Kenya’s shilling retreated to a four- month low on increased demand for dollars from importers to settle month-end obligations.
The currency of East Africa’s biggest economy depreciated 0.6 percent to 85.95 per dollar, the weakest intraday price since Jan. 25, by 4:11 p.m. in the capital Nairobi, according to data compiled by Bloomberg.
“The Kenyan shilling weakness is due to end-month importer demand, falling government bond yields and a global rush to safety into dollar is expected to continue mounting pressure on the local currency,” Nairobi-based NIC Bank Ltd. (NICB), said in a note to clients.
Kenya’s three-month and six-month yields fell for the 19th straight week at an auction last week, after the government halved its borrowing target. 182-day bills borrowing costs slid to 10.915 percent from 20.914 percent realized on Jan 23, while yields on 91-day treasury bills declined to 9.865 percent from 20.799 percent tagged on similar-maturity debt sold on Jan 12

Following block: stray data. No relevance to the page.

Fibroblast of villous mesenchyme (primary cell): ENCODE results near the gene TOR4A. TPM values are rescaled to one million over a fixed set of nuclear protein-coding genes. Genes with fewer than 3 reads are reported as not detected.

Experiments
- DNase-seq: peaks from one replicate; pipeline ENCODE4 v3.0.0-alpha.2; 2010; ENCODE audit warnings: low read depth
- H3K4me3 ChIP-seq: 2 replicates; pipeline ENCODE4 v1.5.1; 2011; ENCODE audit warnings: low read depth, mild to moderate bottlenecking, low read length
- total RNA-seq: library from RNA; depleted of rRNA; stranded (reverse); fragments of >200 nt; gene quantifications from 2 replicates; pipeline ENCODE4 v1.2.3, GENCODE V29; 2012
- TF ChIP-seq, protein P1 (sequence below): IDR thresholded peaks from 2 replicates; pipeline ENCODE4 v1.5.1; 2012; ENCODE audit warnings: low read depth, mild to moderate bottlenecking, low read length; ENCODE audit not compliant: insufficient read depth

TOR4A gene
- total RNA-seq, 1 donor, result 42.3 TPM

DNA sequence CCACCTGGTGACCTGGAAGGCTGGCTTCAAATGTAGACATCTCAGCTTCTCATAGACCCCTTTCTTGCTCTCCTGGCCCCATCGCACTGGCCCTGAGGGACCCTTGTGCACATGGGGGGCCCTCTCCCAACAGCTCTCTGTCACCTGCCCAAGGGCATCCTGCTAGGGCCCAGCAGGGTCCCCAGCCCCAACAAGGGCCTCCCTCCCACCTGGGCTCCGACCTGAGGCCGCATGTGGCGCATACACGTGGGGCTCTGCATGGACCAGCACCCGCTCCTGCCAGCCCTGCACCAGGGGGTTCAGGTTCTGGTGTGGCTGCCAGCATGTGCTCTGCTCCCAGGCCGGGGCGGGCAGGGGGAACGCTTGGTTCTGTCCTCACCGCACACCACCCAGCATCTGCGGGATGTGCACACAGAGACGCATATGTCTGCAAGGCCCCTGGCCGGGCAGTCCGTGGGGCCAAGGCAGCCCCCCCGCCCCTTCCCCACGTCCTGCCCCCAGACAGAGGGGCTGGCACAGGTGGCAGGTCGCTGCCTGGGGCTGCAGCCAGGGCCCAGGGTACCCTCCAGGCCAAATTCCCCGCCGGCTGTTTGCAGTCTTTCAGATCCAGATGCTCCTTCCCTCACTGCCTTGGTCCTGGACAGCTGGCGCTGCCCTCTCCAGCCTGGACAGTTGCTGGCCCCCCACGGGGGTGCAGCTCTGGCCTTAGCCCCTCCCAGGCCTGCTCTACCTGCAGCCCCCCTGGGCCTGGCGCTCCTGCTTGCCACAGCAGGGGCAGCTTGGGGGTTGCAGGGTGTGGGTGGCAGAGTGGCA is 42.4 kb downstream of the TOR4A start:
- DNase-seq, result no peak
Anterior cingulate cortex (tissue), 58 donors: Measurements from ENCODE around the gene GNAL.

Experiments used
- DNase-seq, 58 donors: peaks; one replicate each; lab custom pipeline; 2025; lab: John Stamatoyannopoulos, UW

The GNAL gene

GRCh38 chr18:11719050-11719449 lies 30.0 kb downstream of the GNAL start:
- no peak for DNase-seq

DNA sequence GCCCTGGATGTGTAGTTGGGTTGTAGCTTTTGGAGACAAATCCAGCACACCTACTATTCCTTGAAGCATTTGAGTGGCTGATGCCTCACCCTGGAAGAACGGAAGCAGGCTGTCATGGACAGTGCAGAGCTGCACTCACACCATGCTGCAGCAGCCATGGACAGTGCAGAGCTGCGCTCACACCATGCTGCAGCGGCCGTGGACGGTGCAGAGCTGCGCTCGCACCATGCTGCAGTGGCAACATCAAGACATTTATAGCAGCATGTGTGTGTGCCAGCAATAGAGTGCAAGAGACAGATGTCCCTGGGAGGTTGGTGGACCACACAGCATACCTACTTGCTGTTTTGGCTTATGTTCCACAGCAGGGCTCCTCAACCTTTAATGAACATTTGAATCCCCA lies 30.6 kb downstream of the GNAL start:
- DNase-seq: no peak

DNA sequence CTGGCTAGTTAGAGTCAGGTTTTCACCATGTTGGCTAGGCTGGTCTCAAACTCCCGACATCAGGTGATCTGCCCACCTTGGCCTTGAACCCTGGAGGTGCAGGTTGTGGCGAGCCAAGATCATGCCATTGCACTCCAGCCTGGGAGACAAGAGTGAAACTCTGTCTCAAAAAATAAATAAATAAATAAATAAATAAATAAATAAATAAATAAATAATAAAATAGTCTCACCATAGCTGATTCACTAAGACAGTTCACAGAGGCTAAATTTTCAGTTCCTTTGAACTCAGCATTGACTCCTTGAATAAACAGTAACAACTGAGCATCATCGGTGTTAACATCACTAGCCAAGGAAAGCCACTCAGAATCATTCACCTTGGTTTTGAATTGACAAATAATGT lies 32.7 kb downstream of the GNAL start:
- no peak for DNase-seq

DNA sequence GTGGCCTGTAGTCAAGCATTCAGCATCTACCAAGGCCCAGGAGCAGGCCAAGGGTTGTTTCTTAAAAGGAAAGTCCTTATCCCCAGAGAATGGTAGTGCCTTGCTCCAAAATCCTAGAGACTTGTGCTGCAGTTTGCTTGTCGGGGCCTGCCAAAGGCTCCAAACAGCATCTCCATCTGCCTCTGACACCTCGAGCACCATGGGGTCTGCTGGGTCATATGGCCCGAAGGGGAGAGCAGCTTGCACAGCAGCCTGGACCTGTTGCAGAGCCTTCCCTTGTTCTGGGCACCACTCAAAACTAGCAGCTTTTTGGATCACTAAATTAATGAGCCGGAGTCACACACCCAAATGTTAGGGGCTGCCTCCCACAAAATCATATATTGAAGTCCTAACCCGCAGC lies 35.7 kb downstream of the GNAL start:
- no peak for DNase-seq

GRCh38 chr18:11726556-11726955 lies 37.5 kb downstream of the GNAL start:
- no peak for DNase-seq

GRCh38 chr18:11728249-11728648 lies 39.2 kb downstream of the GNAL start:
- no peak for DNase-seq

Kenya has lowered its local borrowing target to 62.1 billion shillings ($723 million) from 119.5 billion shillings for the fiscal year ending June 30, replacing shilling- denominated financing with a $600 million syndicated loan arranged by Citigroup Inc., South Africa’s Standard Bank Group Ltd. and London-based Standard Chartered Plc.
The central bank accepted today 8 billion shillings of bids of 9.225 billion shillings for seven-day repurchase agreements on offer at 17.952 percent, after offering 8 billion shillings, an official who declined to be identified in line with policy, said in a phone interview. The bank accepted 1.5 billion shillings of late six-day repurchase agreement at 16.952 percent, the official said.
Ugandan shilling appreciated 0.4 percent to 2,470.62 per dollar while Tanzania’s shilling remained unchanged at 1,590 to the dollar.
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